February 2013 – In the first Urban Rhythms essay I wrote about how we can find more harmony with our urban surroundings by tuning into the particular frequencies emanated by the cities we find ourselves in. I mentioned the influential role of Buddhist temples in calming the pace of life in Chiang Mai, Thailand and softening the tempo of individual city dwellers. In Cartagena, life bounces to a different rhythm – a rhythm of festive music, sweaty dance, warm embraces, loud smiles and an expressive happiness for life. An Afro-Caribbean word exists for this particular rhythm of life – tumbao.
Tumbao can be most closely translated to ‘swagger’ or ‘swing’ but it generally refers to a way of walking through life with a sense of rhythm and grace that invites passion and joy into daily routine. If tumbao were a scent, the streets of Cartagena would be fragrant with the odors of people living daily life with an edgy and emotional, minute-to-minute sense of enjoyment.
It’s no surprise that Colombians from the interior of the country, both the cosmopolitan urbanites and the laid back country folk, agree that there is a special energy on the coast that doesn’t exist in other parts of the country. People from the interior speak of costeños, people from the Caribbean coast of Colombia, with a sarcastic smile that both detests the costeño lack of urgency and choppy style of Spanish, but also admires the genuine costeño love for life.
It’s impossible to talk about costeño culture without touching on the region’s Afro-Caribbean history. As early as the 16th century, the Spanish colonial empire was steadily importing slaves from Africa to complement the slave work of the often difficult to control South American native population. The Spanish Empire established the New Kingdom of Granada colony in what is modern day Panama, Colombia, Venezuela and Ecuador in order to exploit the land and its native peoples for the benefit of the Spanish crown.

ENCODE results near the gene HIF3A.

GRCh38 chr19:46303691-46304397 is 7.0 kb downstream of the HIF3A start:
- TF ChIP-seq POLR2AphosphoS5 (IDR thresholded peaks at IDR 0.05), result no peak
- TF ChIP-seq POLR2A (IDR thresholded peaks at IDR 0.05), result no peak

Cartagena was one of Spain’s premier Caribbean port cities for imports and exports including the importation of African slaves. To protect their prize port against other ambitious European empires, the Spanish built intense defensive architecture around Cartagena that still stands as a prominent feature of the city’s current built environment.
The African based population on the coast of Colombia has endured long periods of oppression and hardships during the region’s evolution from Spanish colony, to transitional statehood and ultimately to modern day Colombia. Many Africans escaped from a life of slavery and fled into the countryside where they formed palenques or communities sewn from the fabric of African traditions.
Even after the end Spanish colonization and the abolition of slavery, both occurring in the 19th century, people of African descent were often subjected to acts of terror by those in power and were nearly completely excluded from political process. They were pressured into complying with a state-mandated policy of racial mixing meant to ‘whiten’ the population and eradicate traces African roots in the region. Despite centuries of oppression and collectively endured pain, Afro-Caribbean culture has come to shape a large part of the Colombian coastal culture.
Champeta is an Afro-Caribbean genre of music and style of dance that originated along the Colombian coast and is now a hallmark feature of costeño life. The Colombian coast is famous for it’s picós which are enormous outdoor dance parties where powerful speakers blast champeta music as the backdrop to these highly impassioned and often rowdy gatherings. Music is a seemingly permanent fixture in the Cartagena urban environment. Salsa music, Afro-Caribbean rhythms and Latin American pop are a constant presence within shopping malls, supermarkets, commercial avenues, parks, plazas and public buses.
The seemingly normalized festive atmosphere of costeño culture creates an environment where simply the act of walking with friends can easily unravel into a burst of dance, laughter and boisterous conversation. Visitors to Cartagena who tune into the city’s warm and festive frequency will soon find their stride softening, their hips loosening and their smile widening.
From the balcony of a friend’s apartment in La Quinta neighborhood, we watch children dash in-and-out from various family households where someone’s sound system is playing music loud enough for the whole neighborhood to hear. On this typical Wednesday evening, the neighborhood children run from house to house, stopping only to dance, often in pairs as if adults, in a scene that seems perfectly normal for a Cartagena neighborhood. Music and dance are a natural part of life in this city.
Tumbao isn’t a forced a characteristic. It’s a second nature habit, embodied by the people and culture over time. Cartagena’s festive urban rhythm gives visitors the opportunity to discover the enchantment of living life with tumbao.